Musings On Markets

Breaking up may have been difficult to do for the Carpenters, but it appears to be easy to do for some ongoing companies. Kraft Foods: Kraft Foods split itself into two companies: a division that sells candy and snacks (Oreo, Cadbury, Tang) globally and a division that sell grocery brands in the US (Oscar Meyer, Jell-O).

Netflix: Reed Hastings, the CEO of Netflix mentioned that the company would separate its DVD rental business (and present it the name Qwikster) from its streaming-only service (which will continue to be called Netflix). Tyco: Tyco announced its intention to break itself up into three separate companies: a home security business (ADT), a device offering controls, and valves to energy, drinking water, and mining markets and a commercial fire and security business. This represents the closing salvo in a multi-year effort by Tyco to deconglomeratize (I know.

What happens in a rest up? A break up can have taxes implications for the investors in the mother or father company. Fortunately, that the facts of the break up ultimately need to be made open public to investors, who can thenassess the control, tax and pricing implications. The bad news is that the details may not be accessible during the original announcement of the split up. Does breaking up seem sensible?

  • Thinking about trading
  • Provides a recurring cash stream
  • The residence was a primary residence for both spouses for at least 2 years
  • Other income-earning international property
  • Projects can happen to have less risk when real options are considered
  • Debt to collateral percentage is below 60%

Market errors: The easiest rationale for a rest up is that the market is mistakenly valuing the whole company at significantly less than the amount of its items. Many experts/ activist investors utilize this “sum of the parts” discussion to drive companies that they feel are being underappreciated to break up. While the tale is intuitive, I’d be skeptical of any discussion that is premised entirely on “market mistakes”, partly because most “sum of the parts” valuations are actually “seat of the trousers” valuations. Contaminated Parts: One department of an organization may be saddled with actual, recognized, or potential liabilities that are so large that they move down the valuations of the rest of the company.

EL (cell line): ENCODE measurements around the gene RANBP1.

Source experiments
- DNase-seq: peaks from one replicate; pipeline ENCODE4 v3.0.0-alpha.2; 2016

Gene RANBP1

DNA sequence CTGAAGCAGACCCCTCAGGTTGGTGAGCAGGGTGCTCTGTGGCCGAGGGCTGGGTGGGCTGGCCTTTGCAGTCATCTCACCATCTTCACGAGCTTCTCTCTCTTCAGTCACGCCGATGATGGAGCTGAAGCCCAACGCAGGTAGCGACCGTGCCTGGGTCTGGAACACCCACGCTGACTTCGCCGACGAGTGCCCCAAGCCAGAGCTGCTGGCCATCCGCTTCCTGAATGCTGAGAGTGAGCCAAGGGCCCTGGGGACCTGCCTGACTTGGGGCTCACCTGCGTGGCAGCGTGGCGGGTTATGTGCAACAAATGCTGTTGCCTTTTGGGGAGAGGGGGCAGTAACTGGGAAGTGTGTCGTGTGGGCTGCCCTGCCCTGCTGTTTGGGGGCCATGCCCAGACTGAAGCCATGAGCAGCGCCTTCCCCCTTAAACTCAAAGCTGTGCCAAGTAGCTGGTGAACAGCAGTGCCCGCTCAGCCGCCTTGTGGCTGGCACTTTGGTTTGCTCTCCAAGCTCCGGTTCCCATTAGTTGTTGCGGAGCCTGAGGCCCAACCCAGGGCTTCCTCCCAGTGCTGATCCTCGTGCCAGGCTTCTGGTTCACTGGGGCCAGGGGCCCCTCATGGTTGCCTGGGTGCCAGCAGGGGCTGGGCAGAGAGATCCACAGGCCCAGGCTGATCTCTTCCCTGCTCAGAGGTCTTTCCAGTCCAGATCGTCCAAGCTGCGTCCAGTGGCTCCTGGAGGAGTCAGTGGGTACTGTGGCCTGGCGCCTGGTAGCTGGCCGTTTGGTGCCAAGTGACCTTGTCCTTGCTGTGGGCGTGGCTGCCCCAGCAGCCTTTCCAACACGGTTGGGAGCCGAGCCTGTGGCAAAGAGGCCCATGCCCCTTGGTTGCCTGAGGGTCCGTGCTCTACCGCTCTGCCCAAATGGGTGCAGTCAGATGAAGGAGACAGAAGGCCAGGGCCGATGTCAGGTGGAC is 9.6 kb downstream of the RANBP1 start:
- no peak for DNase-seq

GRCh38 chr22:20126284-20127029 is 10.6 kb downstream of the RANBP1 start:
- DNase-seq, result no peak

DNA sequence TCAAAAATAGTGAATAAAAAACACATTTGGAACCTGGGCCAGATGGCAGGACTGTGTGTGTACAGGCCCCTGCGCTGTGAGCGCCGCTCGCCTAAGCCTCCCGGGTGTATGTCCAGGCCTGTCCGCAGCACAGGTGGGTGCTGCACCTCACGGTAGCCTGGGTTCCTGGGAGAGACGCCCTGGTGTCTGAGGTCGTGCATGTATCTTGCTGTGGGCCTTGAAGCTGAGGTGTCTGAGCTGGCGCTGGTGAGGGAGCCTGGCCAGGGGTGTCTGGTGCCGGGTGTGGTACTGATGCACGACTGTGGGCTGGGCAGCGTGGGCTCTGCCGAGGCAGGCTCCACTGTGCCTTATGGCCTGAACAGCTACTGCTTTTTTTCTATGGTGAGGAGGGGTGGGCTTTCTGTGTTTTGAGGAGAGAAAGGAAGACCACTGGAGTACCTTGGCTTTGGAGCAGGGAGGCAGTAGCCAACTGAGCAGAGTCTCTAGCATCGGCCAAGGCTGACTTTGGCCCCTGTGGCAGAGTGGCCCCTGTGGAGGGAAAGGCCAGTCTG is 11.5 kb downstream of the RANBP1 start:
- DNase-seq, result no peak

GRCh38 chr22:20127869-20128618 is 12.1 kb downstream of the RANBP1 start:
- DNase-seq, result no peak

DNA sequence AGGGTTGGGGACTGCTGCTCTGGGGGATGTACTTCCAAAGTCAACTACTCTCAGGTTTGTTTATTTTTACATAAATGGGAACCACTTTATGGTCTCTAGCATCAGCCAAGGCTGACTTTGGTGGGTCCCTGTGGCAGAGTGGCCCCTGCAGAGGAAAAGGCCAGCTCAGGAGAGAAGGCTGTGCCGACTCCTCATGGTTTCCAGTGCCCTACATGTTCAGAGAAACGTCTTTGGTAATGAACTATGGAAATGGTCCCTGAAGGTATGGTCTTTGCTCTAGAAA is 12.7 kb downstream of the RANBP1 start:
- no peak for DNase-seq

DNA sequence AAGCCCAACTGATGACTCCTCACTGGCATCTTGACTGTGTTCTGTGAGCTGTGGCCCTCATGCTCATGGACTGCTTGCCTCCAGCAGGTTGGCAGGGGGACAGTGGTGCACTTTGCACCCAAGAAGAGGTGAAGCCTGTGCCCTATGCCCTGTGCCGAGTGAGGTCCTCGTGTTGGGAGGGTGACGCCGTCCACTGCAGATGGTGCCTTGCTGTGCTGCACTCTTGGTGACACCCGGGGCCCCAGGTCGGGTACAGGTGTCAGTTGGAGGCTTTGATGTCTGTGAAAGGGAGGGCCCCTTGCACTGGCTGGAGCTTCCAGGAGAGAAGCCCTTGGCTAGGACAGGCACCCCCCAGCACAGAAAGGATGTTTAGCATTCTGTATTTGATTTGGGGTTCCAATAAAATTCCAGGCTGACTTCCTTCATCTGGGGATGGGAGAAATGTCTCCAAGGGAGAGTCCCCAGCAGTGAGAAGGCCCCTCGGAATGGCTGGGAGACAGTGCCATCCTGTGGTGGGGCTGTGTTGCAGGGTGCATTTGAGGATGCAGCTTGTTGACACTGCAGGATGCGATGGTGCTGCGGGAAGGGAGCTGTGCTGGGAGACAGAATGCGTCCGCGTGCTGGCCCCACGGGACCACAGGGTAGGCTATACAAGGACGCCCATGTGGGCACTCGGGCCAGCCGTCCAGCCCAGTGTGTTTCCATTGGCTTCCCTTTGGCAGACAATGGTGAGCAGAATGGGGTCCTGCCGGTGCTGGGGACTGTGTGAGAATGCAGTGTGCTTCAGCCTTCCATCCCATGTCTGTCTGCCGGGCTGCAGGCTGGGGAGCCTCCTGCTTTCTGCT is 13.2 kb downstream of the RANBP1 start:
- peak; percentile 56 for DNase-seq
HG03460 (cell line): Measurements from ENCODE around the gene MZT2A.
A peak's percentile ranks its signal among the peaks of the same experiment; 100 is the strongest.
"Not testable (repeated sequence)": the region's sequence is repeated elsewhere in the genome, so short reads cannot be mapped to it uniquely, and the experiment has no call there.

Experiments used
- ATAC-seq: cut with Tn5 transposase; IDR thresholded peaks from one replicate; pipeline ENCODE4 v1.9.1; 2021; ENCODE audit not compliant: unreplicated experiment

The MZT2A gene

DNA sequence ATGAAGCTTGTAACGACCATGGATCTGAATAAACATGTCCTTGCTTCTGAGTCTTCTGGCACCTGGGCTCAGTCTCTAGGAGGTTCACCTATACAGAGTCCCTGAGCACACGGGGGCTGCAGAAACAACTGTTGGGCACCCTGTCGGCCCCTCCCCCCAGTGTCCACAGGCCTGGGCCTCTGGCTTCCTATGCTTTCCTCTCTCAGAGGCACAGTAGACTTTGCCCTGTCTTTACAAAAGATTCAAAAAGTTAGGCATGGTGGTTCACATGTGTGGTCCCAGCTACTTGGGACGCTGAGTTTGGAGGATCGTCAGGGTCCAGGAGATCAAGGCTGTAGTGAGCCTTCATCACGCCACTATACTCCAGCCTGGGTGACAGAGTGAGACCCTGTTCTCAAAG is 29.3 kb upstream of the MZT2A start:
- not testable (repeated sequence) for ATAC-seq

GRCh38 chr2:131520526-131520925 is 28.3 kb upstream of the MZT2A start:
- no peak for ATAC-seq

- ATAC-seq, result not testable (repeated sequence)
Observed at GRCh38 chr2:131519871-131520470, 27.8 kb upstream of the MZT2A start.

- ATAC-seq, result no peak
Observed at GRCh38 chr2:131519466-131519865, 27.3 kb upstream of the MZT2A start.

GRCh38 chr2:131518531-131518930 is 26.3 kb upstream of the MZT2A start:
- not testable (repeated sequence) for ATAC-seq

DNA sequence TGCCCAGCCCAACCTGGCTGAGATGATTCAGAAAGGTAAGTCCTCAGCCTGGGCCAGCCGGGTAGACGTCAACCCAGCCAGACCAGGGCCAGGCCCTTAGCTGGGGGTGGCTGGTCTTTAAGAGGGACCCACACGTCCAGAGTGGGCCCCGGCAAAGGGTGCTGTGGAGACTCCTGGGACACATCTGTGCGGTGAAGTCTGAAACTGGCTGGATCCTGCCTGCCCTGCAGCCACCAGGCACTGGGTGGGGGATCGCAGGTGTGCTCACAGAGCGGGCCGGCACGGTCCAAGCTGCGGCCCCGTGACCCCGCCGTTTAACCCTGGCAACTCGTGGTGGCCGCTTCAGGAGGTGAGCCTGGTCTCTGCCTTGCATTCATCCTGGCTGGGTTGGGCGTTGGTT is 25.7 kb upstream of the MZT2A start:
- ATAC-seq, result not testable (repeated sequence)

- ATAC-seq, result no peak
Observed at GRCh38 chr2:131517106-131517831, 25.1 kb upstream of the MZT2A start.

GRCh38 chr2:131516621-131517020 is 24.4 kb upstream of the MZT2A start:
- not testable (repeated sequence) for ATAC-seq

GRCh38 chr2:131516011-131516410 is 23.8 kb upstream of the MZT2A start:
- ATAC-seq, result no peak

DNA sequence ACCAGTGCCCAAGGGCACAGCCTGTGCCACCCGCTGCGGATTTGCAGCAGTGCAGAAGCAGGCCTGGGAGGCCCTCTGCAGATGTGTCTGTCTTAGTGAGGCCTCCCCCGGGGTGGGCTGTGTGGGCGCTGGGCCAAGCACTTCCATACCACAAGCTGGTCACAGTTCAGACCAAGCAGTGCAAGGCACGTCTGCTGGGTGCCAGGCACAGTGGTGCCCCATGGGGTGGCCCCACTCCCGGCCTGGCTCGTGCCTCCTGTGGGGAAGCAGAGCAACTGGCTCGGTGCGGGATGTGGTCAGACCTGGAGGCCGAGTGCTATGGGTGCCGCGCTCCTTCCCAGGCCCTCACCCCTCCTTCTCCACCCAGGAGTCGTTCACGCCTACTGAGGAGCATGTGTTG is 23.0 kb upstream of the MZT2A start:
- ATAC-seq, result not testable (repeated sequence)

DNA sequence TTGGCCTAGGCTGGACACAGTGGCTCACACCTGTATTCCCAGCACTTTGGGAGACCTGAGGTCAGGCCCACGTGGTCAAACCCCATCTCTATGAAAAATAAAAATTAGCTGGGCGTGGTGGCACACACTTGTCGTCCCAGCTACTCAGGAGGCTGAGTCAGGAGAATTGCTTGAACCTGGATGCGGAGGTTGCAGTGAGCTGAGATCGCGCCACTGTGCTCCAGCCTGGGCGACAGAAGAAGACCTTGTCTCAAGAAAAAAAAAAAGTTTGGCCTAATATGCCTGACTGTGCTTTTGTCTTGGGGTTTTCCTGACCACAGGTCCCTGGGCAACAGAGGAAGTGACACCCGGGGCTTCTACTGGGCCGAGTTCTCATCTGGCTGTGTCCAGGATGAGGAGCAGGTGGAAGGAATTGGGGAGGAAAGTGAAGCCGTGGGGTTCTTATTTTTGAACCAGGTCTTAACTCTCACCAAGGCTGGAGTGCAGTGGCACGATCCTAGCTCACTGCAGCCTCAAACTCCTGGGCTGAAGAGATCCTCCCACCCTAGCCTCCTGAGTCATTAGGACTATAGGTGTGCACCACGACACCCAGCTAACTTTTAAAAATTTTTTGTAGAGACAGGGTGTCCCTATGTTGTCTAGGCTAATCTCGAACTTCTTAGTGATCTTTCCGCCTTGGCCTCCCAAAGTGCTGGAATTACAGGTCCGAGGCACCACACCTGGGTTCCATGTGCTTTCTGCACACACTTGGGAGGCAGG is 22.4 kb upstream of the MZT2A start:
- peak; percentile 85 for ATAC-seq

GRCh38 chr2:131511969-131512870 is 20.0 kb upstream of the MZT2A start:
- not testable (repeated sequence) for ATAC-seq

The simplicity story: Multi-business companies aren’t only more difficult to manage, but they are also more difficult to value. With companies like United and GE Technology different businesses within each company can have very different risk, cash flow and growth characteristics and creating a consolidated number can be cumbersome.

In memories, traders may forget the complexities of valuation, trust the managers and value these multi-business companies highly. In bad times, they’ll not be as charitable and will punish complex companies by discounting their value. Breaking up the companies in bite-size pieces that are easier to trade and value may therefore increase value, particularly if you are in a “crisis” market. The tax story: When taxes codes are complicated (and when are they not?), companies might be able to lower their taxes expenses by artfully breaking themselves up.

Loss of economies of scale: Combining businesses into an organization can create cost savings. Thus, a combined group of consumer product businesses may reap the benefits of being consolidated into one device, with distributed distribution and advertising costs. Splitting up with lead to a lack of these savings. Reduced access to capital (and higher cost): If external capital marketplaces (stock and relationship) is undeveloped or under stress, combining businesses into a consolidated company can provide usage of capital. The excess cash moves from cash wealthy businesses may be used to fund reinvestment needs in cash-poor businesses. Lost synergies: I am generally a skeptic about synergy but it does exist.